Debbie Gee knows how to spot someone hungry.
“It’s in their eyes, the way they look and stare at the food,” she said.
Food bank trustees are well trained in how to tactfully set someone aside and offer them a hot meal.
“Then they tell you it’s the first time they’ve eaten since the day before.”
FoodShare Maidenhead has supported families for 12 years, but it is facing the dual threat of eviction from its premises and a drop in donations, albeit in the midst of preparing for Christmas. , the volunteers remained undaunted.
Besides the food bank – called FoodHub – the group runs a small area that delivers meals to the homeless, and the FoodShare Shop, a social enterprise that allows people to buy items at discounted prices high.
Millions of starving families will turn to food banks this Christmas, amid one of the toughest recessions in modern history.
“We are all two paychecks from the food bank,” Debbie said.
Is corned beef a luxury?
As Debbie gathered the volunteers for their Wednesday night session, a man walked through the door with a £670 donation, which included a small mountain of crisps.
“I was with my family on Saturday and we decided we were fine but the others weren’t. So I called earlier today, asked what they needed and went to see Bookers,” he said. said – refused to be named or photographed.
While these random acts of generosity aren’t uncommon, even in times of economic crisis, Debbie said donations are down.
All who arrive on December 23 should leave with enough food for a feast – from meat pies and puddings to fresh meat, potatoes and vegetables.
But half of the shelves containing items for the Christmas packages were empty.
Debbie said: “I know when I look at this, I just don’t have enough for the people who need it this Christmas.
The group began planning for contingency plans if enough holiday food was not donated: Is salt beef considered a luxury, one volunteer asked. Can canned salmon be used instead?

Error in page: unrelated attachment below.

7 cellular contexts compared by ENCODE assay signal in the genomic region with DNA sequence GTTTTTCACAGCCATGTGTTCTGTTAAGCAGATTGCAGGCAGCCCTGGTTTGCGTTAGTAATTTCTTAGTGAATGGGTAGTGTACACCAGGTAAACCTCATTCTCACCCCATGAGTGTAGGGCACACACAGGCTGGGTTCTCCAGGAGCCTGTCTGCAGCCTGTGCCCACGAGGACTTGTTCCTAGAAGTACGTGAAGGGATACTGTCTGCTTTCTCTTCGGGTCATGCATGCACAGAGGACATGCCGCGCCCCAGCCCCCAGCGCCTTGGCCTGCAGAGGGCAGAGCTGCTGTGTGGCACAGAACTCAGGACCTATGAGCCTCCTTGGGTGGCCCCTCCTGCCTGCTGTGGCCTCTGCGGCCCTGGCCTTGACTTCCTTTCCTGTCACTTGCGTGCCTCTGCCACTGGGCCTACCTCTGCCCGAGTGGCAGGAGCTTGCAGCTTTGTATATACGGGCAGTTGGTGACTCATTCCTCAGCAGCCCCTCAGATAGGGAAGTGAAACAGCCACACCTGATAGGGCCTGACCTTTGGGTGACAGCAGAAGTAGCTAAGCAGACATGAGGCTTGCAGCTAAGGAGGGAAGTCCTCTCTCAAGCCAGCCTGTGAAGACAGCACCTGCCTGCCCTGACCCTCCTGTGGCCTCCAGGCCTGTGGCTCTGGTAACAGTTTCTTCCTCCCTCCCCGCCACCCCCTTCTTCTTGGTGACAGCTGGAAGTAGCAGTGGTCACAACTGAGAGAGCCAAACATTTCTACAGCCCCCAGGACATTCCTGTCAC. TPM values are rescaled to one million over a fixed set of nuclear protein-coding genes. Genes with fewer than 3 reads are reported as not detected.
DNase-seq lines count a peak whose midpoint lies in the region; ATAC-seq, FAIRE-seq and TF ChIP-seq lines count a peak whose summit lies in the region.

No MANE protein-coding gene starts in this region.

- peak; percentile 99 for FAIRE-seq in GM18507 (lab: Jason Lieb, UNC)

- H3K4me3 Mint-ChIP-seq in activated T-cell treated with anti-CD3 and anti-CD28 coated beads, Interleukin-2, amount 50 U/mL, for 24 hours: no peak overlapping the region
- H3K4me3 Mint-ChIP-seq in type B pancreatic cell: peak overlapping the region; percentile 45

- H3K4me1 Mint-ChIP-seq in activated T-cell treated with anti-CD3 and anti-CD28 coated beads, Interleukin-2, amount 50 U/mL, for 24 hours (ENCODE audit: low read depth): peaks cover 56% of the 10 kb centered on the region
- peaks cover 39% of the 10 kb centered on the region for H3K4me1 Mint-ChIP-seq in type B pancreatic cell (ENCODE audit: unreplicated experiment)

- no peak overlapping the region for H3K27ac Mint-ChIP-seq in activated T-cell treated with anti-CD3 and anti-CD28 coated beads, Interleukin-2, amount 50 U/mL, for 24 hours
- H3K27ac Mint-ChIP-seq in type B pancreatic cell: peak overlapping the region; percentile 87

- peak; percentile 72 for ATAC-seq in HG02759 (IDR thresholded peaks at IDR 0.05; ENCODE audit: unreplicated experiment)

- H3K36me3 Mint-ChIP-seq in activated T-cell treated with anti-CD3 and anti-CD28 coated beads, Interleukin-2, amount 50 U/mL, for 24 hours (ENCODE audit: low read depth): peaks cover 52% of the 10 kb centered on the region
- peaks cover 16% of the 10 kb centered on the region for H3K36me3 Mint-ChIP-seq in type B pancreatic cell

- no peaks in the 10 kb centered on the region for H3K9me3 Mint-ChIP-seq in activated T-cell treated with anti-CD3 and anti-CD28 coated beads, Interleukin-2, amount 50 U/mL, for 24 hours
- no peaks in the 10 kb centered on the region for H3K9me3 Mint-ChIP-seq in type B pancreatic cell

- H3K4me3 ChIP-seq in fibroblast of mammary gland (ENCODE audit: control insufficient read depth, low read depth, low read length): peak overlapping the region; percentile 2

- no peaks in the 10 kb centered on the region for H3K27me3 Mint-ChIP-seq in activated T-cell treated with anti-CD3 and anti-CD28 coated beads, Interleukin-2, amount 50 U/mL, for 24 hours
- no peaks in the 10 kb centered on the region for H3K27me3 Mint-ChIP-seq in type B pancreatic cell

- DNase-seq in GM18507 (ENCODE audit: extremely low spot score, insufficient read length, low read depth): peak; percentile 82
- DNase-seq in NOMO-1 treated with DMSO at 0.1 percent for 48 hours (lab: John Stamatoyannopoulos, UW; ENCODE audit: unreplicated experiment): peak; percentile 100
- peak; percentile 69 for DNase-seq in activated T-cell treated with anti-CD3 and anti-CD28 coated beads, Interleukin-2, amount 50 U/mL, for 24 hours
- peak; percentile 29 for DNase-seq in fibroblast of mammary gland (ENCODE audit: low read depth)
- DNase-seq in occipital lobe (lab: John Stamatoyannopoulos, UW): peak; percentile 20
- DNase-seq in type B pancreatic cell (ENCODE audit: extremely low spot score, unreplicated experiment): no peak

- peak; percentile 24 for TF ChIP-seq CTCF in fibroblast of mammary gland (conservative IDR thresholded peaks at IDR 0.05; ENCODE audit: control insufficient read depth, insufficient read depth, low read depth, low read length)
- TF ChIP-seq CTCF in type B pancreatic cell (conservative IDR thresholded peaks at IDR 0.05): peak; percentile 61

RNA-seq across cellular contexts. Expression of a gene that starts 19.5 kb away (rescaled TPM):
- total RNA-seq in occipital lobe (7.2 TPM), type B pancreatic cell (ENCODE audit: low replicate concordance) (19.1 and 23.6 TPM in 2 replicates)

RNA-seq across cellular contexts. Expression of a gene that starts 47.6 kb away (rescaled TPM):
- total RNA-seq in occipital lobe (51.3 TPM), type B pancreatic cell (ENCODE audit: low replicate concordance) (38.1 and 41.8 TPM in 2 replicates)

Food doesn’t need much cooking
Volunteer Ali Griffin spent the week preparing 62 microwaveable Christmas dinners after the team began to notice people taking in less food to cook.
“One week, we have free chicken for everyone, and I said to one woman, have you got a chicken? She told me she didn’t have the energy to cook it,” she said. speak.
After successfully cooking 30 meals last year, Ali has stepped up efforts, despite the impact on her own energy bill.
“My oven’s been open all day – but that’s okay, I can afford it.”
Volunteers have also put together packages of foods that require less cooking – such as salad cream, canned potatoes and sweet corn – to bring culinary inspiration to those struggling.
Debbie said they will be keeping an eye on families who choose multiple boxes of cereal: “We want to give them healthier options.”
Likewise, the team found a lot of the world’s foods were left behind.
“A lot of times, people don’t choose certain foods because they don’t know how to cook them,” says Debbie, pointing to packages labeled ‘Thai’, ‘Indian’ and ‘Mexican’.
“So we put the items together for them.”
A ‘lot of new faces’
While the volunteers tried to get to know everyone who visited the food centre, Debbie said they saw “a lot of new faces” amid the cost of living crisis.
“Single people are the ones who suffer the most,” she said.
“There’s no one to share the bills and for those in their 30s, they don’t qualify for a lot of support. They’re paying for it all themselves.”
Along with FoodHub, which delivers emergency parcels to people in crisis, the team that runs the FoodShare store opened in June of this year.
The store charges a membership fee of £5 per person and £10 per family, with people able to choose between 13 and 19 more premium items (more premium if they are a family) from the stores. Shelves.
“This is the future of food banks,” said Lester Tanner, trustee.
“It’s much more dignified.
“This is reaching people who would never use a food bank.”
And for the first time, many of them are working full-time. Among the people Lester saw were an ambulance worker and a school support worker.
Threats of deportation
The independent food bank is based in Maidenhead’s Nicholson Center, which is about to be demolished – and they will soon receive 21 days’ notice to find a new home and hopefully permanent.
Currently housed in an old Tesco unit, much of the food remains stacked in bins until the last second before being put on shelves for people to pick.
Debbie said they wouldn’t unpack properly because the charity could be forced to move immediately.
But until the hammer came down, the volunteers kept working – and for Debbie, that even included Christmas Day.
“I don’t officially have to open,” she said.
“But I can’t just sit at home eating Christmas dinner knowing that there are people hungry.”
Last year, she came to unlock the door and give the waiting people hot chocolate and snacks.
“It’s a very small thing – a box of Christmas chocolates – but it is enough to make them feel loved and respected and that’s what we want for them.”